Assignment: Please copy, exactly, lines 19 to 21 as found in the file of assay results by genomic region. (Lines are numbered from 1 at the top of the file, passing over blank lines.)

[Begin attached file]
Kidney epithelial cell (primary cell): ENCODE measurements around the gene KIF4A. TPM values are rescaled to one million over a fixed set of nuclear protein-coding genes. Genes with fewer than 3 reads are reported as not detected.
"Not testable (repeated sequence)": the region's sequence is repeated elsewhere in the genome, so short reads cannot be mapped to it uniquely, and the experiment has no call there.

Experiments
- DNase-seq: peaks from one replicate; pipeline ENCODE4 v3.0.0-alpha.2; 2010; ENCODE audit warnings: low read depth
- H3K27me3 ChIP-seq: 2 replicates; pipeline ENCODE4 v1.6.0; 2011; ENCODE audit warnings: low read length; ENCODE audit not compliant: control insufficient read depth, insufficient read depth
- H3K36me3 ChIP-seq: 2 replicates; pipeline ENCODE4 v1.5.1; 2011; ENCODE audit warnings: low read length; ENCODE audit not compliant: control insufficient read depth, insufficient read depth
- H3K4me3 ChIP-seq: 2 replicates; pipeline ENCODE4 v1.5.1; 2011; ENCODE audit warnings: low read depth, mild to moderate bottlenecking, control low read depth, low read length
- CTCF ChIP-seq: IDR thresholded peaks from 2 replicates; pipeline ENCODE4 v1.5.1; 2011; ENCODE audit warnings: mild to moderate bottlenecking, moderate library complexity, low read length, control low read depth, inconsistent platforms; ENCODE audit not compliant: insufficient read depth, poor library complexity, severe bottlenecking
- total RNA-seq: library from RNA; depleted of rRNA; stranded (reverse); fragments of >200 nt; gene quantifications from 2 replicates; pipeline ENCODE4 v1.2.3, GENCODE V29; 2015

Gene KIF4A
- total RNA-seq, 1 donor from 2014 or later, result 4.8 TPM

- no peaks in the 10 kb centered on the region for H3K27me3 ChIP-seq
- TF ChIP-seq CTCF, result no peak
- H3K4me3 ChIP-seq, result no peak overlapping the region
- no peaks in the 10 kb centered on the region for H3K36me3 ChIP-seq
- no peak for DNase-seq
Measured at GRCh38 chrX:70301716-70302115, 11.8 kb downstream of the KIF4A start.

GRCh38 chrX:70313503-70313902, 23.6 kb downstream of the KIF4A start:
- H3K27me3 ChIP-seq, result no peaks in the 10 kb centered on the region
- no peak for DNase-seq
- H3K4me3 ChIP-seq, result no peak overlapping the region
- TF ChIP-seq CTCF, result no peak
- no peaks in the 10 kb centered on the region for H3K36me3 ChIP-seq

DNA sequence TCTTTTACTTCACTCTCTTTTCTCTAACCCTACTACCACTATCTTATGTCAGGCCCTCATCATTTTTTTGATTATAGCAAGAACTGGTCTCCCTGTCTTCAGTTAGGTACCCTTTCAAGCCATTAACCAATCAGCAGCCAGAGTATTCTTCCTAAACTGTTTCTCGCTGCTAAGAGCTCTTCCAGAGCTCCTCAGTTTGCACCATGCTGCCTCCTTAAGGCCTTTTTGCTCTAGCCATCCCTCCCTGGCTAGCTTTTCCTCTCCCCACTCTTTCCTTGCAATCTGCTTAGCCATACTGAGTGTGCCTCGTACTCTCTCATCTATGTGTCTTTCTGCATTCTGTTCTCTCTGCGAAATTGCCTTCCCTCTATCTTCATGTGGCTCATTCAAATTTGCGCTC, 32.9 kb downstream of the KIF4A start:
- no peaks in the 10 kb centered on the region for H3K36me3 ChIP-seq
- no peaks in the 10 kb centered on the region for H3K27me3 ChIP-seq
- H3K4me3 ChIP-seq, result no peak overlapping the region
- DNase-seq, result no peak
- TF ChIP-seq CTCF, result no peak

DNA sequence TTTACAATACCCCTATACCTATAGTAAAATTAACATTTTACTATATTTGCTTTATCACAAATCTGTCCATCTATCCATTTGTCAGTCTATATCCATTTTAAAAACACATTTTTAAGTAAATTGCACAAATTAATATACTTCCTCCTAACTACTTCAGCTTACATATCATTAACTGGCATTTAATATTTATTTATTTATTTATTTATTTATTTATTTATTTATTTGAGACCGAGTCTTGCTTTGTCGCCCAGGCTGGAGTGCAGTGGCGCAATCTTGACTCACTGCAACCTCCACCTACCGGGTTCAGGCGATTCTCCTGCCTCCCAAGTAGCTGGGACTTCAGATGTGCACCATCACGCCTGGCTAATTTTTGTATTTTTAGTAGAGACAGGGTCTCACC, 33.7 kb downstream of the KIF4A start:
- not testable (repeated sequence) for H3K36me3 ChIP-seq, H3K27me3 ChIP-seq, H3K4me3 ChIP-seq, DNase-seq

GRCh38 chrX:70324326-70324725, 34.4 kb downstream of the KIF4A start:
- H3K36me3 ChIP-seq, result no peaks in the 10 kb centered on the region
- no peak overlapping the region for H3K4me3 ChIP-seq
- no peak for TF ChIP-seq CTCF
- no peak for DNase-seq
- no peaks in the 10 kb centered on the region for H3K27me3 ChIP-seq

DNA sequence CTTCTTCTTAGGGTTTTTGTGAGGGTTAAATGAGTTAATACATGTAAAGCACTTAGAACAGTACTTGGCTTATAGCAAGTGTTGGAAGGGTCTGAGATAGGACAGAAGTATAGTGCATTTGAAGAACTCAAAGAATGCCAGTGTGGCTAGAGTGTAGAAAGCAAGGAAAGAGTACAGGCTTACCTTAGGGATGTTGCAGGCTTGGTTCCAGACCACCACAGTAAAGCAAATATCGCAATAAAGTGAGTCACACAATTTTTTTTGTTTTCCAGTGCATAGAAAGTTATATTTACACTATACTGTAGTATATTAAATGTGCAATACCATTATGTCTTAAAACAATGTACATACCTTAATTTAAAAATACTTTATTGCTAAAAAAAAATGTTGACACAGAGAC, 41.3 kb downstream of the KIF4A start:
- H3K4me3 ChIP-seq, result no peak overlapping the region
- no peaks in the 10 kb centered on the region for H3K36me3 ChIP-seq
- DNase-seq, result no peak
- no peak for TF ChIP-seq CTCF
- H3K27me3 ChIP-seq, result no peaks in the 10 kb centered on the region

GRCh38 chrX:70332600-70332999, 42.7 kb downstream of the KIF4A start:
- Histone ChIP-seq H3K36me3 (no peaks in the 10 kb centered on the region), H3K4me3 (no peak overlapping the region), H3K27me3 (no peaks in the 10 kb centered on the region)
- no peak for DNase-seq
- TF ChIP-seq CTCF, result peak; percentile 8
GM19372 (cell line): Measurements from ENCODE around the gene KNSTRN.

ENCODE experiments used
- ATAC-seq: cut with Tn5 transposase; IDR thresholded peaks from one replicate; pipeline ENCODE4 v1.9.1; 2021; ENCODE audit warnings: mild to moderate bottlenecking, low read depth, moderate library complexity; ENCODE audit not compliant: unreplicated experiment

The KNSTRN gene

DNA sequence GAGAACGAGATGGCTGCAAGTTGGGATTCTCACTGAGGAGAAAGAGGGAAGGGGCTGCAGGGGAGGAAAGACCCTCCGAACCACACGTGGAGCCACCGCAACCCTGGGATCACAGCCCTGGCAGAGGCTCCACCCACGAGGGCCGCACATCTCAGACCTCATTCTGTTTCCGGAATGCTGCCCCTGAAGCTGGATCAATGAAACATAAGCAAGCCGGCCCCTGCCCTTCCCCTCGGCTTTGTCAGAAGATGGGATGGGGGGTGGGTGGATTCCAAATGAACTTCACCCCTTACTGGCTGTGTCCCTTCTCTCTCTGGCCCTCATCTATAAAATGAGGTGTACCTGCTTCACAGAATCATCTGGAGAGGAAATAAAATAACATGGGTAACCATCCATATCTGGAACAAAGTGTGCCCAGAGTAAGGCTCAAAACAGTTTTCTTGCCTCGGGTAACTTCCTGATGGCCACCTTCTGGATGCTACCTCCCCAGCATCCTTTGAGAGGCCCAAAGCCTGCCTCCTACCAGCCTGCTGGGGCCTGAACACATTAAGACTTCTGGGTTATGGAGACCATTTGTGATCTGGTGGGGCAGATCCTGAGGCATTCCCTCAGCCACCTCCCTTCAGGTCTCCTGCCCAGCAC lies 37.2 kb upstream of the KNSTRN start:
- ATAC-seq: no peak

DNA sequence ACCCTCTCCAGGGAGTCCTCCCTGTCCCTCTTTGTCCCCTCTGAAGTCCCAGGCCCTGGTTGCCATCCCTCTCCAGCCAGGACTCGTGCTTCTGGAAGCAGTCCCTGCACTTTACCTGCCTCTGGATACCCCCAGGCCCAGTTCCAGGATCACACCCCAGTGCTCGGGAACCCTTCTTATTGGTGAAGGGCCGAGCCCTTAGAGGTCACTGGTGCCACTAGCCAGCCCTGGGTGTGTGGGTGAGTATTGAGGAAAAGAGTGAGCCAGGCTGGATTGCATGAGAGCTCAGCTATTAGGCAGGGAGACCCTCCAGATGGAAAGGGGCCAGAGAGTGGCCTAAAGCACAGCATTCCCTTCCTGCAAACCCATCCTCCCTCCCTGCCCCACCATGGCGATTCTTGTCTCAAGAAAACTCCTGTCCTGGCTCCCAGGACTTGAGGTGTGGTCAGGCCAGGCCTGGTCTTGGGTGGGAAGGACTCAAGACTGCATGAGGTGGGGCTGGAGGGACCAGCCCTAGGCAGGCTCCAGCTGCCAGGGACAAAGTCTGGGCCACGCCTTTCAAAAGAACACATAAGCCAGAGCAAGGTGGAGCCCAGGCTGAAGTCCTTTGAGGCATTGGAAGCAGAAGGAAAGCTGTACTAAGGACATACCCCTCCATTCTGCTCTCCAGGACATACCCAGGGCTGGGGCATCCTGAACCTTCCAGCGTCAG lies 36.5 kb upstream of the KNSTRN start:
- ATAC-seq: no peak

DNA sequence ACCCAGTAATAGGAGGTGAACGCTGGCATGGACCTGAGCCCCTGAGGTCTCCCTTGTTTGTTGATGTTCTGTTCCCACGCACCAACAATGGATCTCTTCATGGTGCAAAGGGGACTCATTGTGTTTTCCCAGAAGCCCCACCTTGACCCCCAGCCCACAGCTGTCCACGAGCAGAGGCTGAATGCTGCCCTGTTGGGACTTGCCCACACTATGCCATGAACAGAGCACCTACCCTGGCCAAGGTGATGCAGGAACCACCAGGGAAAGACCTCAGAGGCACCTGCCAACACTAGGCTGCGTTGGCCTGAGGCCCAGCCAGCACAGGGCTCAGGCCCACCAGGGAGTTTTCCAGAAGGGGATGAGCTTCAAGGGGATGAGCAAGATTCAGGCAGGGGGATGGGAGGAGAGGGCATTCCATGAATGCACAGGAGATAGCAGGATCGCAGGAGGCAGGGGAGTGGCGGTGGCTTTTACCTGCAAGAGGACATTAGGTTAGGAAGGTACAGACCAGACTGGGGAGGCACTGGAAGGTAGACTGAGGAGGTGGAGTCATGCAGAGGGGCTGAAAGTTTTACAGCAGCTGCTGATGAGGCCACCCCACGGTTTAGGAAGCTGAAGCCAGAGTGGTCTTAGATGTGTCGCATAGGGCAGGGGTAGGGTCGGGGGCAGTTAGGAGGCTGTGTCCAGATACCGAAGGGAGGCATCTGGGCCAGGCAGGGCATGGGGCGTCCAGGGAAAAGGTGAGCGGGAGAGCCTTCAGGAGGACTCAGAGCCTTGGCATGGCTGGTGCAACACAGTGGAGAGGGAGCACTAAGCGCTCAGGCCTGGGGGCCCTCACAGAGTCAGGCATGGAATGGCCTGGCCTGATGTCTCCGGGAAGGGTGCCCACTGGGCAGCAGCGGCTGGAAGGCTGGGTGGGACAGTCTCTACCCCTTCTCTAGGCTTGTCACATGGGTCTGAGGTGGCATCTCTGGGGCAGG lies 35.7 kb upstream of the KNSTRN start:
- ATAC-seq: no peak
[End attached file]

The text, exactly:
- H3K27me3 ChIP-seq, result no peaks in the 10 kb centered on the region
- no peak for DNase-seq
- H3K4me3 ChIP-seq, result no peak overlapping the region